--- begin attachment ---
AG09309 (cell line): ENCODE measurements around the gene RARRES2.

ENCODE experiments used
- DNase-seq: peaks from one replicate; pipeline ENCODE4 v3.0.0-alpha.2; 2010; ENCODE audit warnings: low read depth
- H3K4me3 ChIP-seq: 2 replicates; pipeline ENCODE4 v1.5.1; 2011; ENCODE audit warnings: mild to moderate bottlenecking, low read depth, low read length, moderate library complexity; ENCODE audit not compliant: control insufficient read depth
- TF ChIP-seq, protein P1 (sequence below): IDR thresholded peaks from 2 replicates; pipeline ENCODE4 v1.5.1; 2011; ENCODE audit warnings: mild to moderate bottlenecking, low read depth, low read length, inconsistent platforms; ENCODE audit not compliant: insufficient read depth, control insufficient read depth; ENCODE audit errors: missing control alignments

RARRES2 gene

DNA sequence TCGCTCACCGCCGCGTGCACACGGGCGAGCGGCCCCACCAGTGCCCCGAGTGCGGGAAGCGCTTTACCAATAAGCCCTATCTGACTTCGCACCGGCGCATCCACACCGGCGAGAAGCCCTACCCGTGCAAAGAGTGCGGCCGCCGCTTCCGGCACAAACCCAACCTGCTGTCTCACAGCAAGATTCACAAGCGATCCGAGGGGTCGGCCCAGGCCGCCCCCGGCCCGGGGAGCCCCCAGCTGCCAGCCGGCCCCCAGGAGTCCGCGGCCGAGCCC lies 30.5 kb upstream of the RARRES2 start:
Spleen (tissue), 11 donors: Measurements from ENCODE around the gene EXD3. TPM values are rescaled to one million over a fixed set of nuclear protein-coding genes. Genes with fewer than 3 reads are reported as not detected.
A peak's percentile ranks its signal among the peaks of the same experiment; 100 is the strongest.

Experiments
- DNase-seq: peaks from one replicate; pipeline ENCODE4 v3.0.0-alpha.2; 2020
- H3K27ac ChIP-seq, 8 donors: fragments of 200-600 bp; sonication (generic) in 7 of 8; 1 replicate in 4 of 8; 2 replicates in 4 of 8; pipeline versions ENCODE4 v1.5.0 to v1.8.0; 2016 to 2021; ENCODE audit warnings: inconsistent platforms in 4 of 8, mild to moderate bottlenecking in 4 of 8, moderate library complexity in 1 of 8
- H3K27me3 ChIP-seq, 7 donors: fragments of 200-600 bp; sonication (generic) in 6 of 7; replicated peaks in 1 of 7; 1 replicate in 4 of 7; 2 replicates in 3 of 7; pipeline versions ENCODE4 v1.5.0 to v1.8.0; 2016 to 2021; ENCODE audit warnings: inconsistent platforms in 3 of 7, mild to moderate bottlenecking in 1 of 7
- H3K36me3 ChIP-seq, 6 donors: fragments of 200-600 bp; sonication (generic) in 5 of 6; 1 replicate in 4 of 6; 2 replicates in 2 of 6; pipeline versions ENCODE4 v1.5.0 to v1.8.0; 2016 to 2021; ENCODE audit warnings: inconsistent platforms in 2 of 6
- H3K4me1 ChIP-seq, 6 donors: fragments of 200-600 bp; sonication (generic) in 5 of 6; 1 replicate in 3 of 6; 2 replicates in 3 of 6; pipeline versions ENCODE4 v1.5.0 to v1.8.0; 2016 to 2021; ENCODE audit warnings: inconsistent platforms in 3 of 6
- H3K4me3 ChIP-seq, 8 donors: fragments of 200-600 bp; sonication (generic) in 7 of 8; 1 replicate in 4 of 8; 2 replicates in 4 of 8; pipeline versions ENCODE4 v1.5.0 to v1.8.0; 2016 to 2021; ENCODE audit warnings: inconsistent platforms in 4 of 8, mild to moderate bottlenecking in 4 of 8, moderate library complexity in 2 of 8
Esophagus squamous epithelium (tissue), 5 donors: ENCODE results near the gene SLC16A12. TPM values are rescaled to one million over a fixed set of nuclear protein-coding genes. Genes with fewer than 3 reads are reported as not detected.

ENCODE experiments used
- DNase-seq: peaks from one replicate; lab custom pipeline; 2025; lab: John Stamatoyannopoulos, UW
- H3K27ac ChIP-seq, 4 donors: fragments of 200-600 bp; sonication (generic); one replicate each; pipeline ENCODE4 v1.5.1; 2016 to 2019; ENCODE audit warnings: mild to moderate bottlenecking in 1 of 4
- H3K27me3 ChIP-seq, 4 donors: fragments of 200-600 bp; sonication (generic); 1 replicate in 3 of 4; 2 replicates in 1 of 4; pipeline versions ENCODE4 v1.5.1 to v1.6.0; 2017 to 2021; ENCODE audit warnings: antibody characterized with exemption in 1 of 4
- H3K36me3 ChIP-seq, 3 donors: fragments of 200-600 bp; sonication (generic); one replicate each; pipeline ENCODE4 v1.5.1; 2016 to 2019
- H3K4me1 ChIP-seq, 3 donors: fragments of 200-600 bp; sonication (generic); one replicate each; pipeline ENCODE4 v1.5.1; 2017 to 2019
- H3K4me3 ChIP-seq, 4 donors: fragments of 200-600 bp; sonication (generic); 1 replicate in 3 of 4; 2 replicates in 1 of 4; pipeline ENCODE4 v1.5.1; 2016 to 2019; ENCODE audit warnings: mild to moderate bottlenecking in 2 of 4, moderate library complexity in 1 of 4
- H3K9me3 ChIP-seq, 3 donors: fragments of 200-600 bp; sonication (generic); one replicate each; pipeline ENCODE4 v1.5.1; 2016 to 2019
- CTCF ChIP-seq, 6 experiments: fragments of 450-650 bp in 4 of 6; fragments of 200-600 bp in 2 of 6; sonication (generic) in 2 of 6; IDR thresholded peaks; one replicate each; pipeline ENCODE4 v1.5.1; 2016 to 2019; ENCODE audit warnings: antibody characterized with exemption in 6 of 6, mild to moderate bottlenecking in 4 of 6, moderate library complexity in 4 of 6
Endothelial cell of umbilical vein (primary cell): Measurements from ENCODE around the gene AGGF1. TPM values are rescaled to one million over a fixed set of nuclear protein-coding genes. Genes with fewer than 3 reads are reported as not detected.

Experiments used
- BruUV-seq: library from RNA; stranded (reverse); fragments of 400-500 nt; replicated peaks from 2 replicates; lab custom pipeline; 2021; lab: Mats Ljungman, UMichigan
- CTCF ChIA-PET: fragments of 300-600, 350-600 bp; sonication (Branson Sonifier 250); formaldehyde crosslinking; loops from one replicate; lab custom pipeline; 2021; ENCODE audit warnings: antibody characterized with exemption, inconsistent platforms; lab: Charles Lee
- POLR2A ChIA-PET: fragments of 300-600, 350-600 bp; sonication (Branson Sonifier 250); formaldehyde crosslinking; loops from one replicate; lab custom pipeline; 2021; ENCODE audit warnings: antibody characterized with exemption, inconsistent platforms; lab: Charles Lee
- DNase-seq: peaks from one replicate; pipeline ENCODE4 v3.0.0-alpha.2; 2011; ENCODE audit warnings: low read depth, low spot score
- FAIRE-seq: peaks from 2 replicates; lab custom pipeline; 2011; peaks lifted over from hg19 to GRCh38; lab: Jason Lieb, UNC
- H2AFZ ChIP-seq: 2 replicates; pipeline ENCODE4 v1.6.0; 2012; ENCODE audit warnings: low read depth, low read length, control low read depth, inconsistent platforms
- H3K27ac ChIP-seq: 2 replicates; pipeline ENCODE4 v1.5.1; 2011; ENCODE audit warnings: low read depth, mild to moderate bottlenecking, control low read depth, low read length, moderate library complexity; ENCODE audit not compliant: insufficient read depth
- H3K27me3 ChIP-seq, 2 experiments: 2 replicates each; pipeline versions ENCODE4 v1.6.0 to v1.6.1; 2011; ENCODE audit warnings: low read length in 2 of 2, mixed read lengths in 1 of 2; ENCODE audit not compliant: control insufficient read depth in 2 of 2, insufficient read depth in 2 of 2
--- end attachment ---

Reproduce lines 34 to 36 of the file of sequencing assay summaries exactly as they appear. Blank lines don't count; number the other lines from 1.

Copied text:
- H2AFZ ChIP-seq: 2 replicates; pipeline ENCODE4 v1.6.0; 2012; ENCODE audit warnings: low read depth, low read length, control low read depth, inconsistent platforms
- H3K27ac ChIP-seq: 2 replicates; pipeline ENCODE4 v1.5.1; 2011; ENCODE audit warnings: low read depth, mild to moderate bottlenecking, control low read depth, low read length, moderate library complexity; ENCODE audit not compliant: insufficient read depth
- H3K27me3 ChIP-seq, 2 experiments: 2 replicates each; pipeline versions ENCODE4 v1.6.0 to v1.6.1; 2011; ENCODE audit warnings: low read length in 2 of 2, mixed read lengths in 1 of 2; ENCODE audit not compliant: control insufficient read depth in 2 of 2, insufficient read depth in 2 of 2